Municipal broadband providers are raising expectations nationwide for what good Internet service means, forcing commercial providers to improve their infrastructure. And by increasing the amount of bandwidth available, they could be setting the stage for the creation of new, more bandwidth-hungry applications. This is how better service goes from a “nice-to-have” to a “you’d-better-have” for the country’s recalcitrant cable companies.

A few municipal projects could be the trigger to getting better services across the country. This is a model that could work in many other fields as well.

Aug 312015

How much does broadband really matter in developing a competitive and innovative modern economy? A corporate lunch with US software company NetApp last week illustrated that there’s more to creating a successful digital society than just rolling out fibre connections.

Rich Scurfield, NetApp’s Senior Vice President responsible for the Asia-Pacific was outlining the firm’s plans for the Australian market and how it fits into the broader jigsaw puzzle of economies across the region.

Like many companies in the China market NetApp is finding it hard with Scurfield describing the market as “chaotic”. This isn’t unusual for western technology companies and Apple is one of the few to have had substantial success.

Across the rest of East Asia, Scurfield sees them ranging as being mature, stable and settled in the cases of Japan, Singapore, Australia and New Zealand through to India where the opportunities and the challenges of connecting a billion people are immense.

Digital outliers

The interesting outlier is South Korea, one of the most connected nations in the world, where the promise of ubiquitous broadband isn’t delivering the expected economic benefits to the entire community.

In theory, South Korea should be seeing a boom in connected small businesses. As Scurfield says, “from a technology providers’ view this connectivity means you could do more things very differently because of the infrastructure that’s available.”

Global Innovation Rankings

Korea’s underperformance is illustrated by last year’s Global Innovation Index that saw South Korea coming in at 16th, just ahead of both Australia and New Zealand whose broadband rollouts are nowhere near as advanced as the ROK’s.

Making a close comparison of Australia and the Republic of Korea’s strengths in the WIPO innovation index, it’s clear the technology and engineering aspects are just part of a far more complex set of factors such as confidence in institutions, the ease of doing business and even freedom of the press.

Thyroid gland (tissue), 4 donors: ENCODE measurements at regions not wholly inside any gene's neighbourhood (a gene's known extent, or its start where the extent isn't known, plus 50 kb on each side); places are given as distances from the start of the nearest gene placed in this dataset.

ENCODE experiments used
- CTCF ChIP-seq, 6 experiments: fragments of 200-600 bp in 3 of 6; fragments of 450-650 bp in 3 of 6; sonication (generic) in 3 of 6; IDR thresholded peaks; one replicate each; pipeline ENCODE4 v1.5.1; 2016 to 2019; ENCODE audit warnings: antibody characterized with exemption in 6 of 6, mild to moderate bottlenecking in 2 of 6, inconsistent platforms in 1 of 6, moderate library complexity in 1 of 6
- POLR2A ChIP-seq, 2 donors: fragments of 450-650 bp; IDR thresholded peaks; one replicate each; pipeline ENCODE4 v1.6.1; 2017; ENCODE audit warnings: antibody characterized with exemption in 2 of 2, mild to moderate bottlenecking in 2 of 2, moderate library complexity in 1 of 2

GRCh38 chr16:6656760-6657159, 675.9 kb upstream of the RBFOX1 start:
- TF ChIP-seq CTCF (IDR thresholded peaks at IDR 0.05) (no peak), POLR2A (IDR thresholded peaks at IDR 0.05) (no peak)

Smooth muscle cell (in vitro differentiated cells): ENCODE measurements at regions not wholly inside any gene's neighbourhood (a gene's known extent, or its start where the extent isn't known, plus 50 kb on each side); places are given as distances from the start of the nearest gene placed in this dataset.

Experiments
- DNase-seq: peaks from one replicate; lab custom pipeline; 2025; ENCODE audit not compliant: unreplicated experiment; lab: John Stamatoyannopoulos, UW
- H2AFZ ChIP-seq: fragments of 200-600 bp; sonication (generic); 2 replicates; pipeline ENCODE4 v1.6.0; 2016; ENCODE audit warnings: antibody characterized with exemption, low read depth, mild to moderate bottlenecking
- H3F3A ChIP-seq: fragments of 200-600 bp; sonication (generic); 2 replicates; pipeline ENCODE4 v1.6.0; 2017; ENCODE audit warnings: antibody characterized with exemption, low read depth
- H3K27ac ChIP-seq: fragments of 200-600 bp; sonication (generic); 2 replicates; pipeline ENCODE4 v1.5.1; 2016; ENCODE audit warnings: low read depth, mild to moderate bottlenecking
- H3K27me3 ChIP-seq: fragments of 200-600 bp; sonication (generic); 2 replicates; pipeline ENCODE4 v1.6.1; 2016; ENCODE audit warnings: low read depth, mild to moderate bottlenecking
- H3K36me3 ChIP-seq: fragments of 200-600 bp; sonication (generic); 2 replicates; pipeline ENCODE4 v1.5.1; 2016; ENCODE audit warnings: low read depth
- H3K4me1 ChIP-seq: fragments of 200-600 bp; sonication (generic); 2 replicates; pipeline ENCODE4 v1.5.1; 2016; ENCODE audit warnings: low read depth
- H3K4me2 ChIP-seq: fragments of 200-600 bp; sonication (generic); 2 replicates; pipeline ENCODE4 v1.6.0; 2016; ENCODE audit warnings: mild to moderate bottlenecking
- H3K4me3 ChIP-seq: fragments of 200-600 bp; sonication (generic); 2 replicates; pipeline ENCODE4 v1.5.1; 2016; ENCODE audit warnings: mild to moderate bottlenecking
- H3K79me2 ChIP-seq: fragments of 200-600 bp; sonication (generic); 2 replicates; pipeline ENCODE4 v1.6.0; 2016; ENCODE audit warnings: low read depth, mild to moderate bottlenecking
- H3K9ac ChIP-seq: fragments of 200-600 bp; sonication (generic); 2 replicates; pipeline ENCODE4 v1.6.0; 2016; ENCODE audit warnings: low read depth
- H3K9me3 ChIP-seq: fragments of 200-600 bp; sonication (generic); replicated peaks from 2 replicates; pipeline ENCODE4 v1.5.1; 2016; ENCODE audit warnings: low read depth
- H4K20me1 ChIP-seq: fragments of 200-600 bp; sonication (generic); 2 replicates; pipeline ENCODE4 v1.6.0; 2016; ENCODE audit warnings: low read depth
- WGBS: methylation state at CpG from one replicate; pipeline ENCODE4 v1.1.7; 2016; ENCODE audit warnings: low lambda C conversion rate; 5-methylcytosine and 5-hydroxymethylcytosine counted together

Putting those factors together makes a country far more likely to encourage its population to start new innovative businesses that can compete globally. When you have a small group of chaebol dominating the private sector then it’s much harder for new entrants to enter the market – interestingly a private sector dominated by big conglomerates is a problem Australia shares.

Small business laggards

NetApp’s Scurfield flagged exactly this problem, “Korea is an interesting market in there’s about six companies that matter and from a competitive view those companies are extremely advanced, they have great technology and great people.”

“However what’s not happening across the rest of the country is this adoption isn’t bleeding into the broader community,” said Scurfield “Because of that I don’t see broadband connectivity as having a wide impact.”

That Korean small and medium businesses aren’t using broadband technologies to develop innovative new products and service in one of the most connected economies on earth raises a question about just how effective investment in infrastructure is when it’s faced with cultural barriers.

Certainly we should be keeping in mind that economic development, global competitiveness and the creation of industry hubs is as much a matter of people, national institutions and culture as it is of technology.

We shouldn’t lose sight of the importance of our people and institutions when evaluating the strengths and weaknesses of a nation in today’s connected world.

Oct 032014

Google Fiber’s stated aim is to improve access to high broadband internet connections for the communities it’s being rolled out in.

The Wall Street Journal reports that this isn’t going so well with take ups of the fiber service in the poor parts of Kansas City being a quarter of those in middle class areas.

It’s not surprising an expensive service like fiber internet isn’t taken up by folk who don’t have money, but the discrepancy between the haves and the have nots should be a concern as access to today’s communication tools is key to economic progress.